“Remember that healthy individuals, when they wake up each morning, their bar is way up here,” my doctor holds one arm up at forehead level and her other arm at waist level to demonstrate meaning. “As the day progresses, their energy level naturally decreases”, she lowers her arm in illustration. “You, on the other hand, start each day below the bar, somewhere down here.” She moves the raised arm to pelvic level and then lower. “Without restorative sleep, you are constantly running on a deficit.”
“Yeah, yeah!” I nod. She’s been telling me this for two years, so why is it so hard for me to grasp the concept?
I’ve come to the doctor today to talk about my declining cognitive functioning. While I do have more energy than last year at this time (can be out of bed for two hours without symptoms, as opposed to one a year ago) I find that my mental capacity is far worse.
“Go back to the beginning, and start to log your activities again,” she advises. “Look for the patterns that may be causing this symptom.”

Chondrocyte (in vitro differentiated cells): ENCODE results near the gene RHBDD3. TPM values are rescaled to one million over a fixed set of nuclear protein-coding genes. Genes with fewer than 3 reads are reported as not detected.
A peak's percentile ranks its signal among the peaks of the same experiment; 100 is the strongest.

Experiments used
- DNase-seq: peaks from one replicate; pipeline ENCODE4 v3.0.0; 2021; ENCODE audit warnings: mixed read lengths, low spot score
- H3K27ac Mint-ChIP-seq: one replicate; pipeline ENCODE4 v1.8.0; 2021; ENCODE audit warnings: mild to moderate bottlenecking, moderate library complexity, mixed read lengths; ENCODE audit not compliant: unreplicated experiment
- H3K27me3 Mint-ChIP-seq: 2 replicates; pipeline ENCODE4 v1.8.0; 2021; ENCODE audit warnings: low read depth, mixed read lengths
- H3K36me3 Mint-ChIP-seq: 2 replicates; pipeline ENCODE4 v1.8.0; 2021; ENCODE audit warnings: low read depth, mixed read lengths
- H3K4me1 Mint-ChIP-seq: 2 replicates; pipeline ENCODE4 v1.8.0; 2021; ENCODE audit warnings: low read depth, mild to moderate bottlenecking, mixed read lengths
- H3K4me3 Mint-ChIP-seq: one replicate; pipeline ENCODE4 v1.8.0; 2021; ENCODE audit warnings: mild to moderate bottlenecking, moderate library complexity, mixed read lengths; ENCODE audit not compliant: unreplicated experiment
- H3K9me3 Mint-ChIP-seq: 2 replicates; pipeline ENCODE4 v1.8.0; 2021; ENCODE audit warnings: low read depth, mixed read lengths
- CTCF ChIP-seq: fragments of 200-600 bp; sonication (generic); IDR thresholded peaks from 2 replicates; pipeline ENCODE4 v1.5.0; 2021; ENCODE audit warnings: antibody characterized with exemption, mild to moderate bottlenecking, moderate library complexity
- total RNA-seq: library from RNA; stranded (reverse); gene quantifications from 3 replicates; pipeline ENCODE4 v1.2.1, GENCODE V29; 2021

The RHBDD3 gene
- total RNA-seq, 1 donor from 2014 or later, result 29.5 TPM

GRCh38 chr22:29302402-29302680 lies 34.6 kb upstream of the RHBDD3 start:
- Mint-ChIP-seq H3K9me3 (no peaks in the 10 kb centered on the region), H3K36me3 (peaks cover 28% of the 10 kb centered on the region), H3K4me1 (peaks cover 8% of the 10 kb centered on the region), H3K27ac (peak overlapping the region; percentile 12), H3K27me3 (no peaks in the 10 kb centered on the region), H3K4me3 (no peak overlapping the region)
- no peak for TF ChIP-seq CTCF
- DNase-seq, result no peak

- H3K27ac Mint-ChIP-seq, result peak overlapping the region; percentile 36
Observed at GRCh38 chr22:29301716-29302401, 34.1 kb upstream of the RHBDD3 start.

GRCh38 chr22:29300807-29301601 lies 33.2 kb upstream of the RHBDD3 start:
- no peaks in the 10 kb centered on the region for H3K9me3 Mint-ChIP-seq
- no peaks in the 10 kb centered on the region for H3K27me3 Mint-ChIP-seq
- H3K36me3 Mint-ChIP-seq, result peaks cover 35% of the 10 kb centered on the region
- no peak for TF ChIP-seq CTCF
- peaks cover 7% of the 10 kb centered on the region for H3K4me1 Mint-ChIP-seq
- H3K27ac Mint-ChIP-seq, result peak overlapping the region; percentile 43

I don’t have to go back. I already know. The demands of living with this chronic condition are counterintuitive to my natural instincts. I am wired to be a doer, and cannot bear to be unproductive. It is a daily battle for constraint, ensuring that I don’t over exert myself thereby causing a crash. It is one thing to limit physical activity, and quite another to try to control the mind or emotions.
Delighted to have a tad more energy, I am motivated to use it to the fullest, setting goals, starting projects, anything that will make me feel normal again.
I have vowed to post more often, am working on solutions to the healthy eating conundrum, in other words, using a lot of mental energy. So my mind is pushing back.
It’s that simple and yet that complicated.
“When I want to do something,” my husband tries to explain, “I can approach it at a slower pace, MacGyver a thing or two, and get it done. For you, it’s a matter of can’t.”
Has anybody else read Dr. Christiane Northrup? She says there is no such thing as can’t, only won’t. Unwillingness is the first step to failure in my mind, so how can I convince myself that “can’t” is an option for me?
I was not born to be a vegetable, even though my nickname is Veg (pronounced vee-j). I have too much that I want to do and accomplish. It is not enough for me to merely exist, or even survive: I want to thrive.
For now, I need to rest for awhile. Just writing this has exhausted me.